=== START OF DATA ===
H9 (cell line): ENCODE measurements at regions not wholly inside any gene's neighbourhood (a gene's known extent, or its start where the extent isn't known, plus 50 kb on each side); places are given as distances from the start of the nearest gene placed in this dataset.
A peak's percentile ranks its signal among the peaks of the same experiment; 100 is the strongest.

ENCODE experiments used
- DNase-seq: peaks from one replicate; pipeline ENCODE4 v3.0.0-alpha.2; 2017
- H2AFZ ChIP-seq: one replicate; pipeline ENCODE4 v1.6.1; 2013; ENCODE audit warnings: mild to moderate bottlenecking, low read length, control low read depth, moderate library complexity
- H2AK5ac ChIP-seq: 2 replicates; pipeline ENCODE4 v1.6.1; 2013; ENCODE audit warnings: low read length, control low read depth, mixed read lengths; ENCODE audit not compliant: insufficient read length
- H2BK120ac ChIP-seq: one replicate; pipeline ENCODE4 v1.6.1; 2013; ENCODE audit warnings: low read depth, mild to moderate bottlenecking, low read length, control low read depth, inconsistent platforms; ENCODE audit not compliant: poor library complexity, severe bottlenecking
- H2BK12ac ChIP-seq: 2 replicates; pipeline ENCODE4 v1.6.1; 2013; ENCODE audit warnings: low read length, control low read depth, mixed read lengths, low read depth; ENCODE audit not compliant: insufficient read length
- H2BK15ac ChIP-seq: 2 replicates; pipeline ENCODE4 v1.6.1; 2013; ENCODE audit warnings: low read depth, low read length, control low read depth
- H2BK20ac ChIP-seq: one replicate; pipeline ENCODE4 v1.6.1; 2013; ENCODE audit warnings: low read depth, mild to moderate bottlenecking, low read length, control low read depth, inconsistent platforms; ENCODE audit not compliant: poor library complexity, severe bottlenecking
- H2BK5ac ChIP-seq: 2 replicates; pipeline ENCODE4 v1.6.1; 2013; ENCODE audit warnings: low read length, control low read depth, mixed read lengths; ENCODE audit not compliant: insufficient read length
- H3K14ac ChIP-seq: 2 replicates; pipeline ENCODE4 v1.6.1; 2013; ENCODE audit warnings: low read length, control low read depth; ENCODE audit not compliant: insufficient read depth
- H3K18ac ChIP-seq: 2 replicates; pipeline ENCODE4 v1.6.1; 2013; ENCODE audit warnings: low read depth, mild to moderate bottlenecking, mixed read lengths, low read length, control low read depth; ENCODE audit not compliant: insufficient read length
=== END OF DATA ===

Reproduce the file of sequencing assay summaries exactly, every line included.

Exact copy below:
H9 (cell line): ENCODE measurements at regions not wholly inside any gene's neighbourhood (a gene's known extent, or its start where the extent isn't known, plus 50 kb on each side); places are given as distances from the start of the nearest gene placed in this dataset.
A peak's percentile ranks its signal among the peaks of the same experiment; 100 is the strongest.

ENCODE experiments used
- DNase-seq: peaks from one replicate; pipeline ENCODE4 v3.0.0-alpha.2; 2017
- H2AFZ ChIP-seq: one replicate; pipeline ENCODE4 v1.6.1; 2013; ENCODE audit warnings: mild to moderate bottlenecking, low read length, control low read depth, moderate library complexity
- H2AK5ac ChIP-seq: 2 replicates; pipeline ENCODE4 v1.6.1; 2013; ENCODE audit warnings: low read length, control low read depth, mixed read lengths; ENCODE audit not compliant: insufficient read length
- H2BK120ac ChIP-seq: one replicate; pipeline ENCODE4 v1.6.1; 2013; ENCODE audit warnings: low read depth, mild to moderate bottlenecking, low read length, control low read depth, inconsistent platforms; ENCODE audit not compliant: poor library complexity, severe bottlenecking
- H2BK12ac ChIP-seq: 2 replicates; pipeline ENCODE4 v1.6.1; 2013; ENCODE audit warnings: low read length, control low read depth, mixed read lengths, low read depth; ENCODE audit not compliant: insufficient read length
- H2BK15ac ChIP-seq: 2 replicates; pipeline ENCODE4 v1.6.1; 2013; ENCODE audit warnings: low read depth, low read length, control low read depth
- H2BK20ac ChIP-seq: one replicate; pipeline ENCODE4 v1.6.1; 2013; ENCODE audit warnings: low read depth, mild to moderate bottlenecking, low read length, control low read depth, inconsistent platforms; ENCODE audit not compliant: poor library complexity, severe bottlenecking
- H2BK5ac ChIP-seq: 2 replicates; pipeline ENCODE4 v1.6.1; 2013; ENCODE audit warnings: low read length, control low read depth, mixed read lengths; ENCODE audit not compliant: insufficient read length
- H3K14ac ChIP-seq: 2 replicates; pipeline ENCODE4 v1.6.1; 2013; ENCODE audit warnings: low read length, control low read depth; ENCODE audit not compliant: insufficient read depth
- H3K18ac ChIP-seq: 2 replicates; pipeline ENCODE4 v1.6.1; 2013; ENCODE audit warnings: low read depth, mild to moderate bottlenecking, mixed read lengths, low read length, control low read depth; ENCODE audit not compliant: insufficient read length